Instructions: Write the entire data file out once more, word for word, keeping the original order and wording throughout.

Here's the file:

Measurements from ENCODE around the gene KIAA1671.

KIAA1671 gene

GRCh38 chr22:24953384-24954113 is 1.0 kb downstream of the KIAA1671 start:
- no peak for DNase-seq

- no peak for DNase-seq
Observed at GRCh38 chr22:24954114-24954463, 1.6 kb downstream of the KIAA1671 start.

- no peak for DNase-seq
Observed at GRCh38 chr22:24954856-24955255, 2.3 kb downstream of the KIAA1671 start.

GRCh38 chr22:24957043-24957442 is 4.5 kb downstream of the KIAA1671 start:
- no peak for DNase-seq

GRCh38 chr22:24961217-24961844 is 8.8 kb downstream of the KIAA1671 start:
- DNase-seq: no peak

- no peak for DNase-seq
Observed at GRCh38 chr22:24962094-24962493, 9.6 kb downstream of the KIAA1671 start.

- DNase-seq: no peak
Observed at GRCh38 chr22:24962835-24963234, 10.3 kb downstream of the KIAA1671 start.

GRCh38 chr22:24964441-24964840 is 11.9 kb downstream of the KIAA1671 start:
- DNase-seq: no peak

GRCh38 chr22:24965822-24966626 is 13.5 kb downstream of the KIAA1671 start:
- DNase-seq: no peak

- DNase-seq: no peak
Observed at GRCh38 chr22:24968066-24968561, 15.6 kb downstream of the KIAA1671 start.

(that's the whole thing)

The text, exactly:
Measurements from ENCODE around the gene KIAA1671.

KIAA1671 gene

GRCh38 chr22:24953384-24954113 is 1.0 kb downstream of the KIAA1671 start:
- no peak for DNase-seq

- no peak for DNase-seq
Observed at GRCh38 chr22:24954114-24954463, 1.6 kb downstream of the KIAA1671 start.

- no peak for DNase-seq
Observed at GRCh38 chr22:24954856-24955255, 2.3 kb downstream of the KIAA1671 start.

GRCh38 chr22:24957043-24957442 is 4.5 kb downstream of the KIAA1671 start:
- no peak for DNase-seq

GRCh38 chr22:24961217-24961844 is 8.8 kb downstream of the KIAA1671 start:
- DNase-seq: no peak

- no peak for DNase-seq
Observed at GRCh38 chr22:24962094-24962493, 9.6 kb downstream of the KIAA1671 start.

- DNase-seq: no peak
Observed at GRCh38 chr22:24962835-24963234, 10.3 kb downstream of the KIAA1671 start.

GRCh38 chr22:24964441-24964840 is 11.9 kb downstream of the KIAA1671 start:
- DNase-seq: no peak

GRCh38 chr22:24965822-24966626 is 13.5 kb downstream of the KIAA1671 start:
- DNase-seq: no peak

- DNase-seq: no peak
Observed at GRCh38 chr22:24968066-24968561, 15.6 kb downstream of the KIAA1671 start.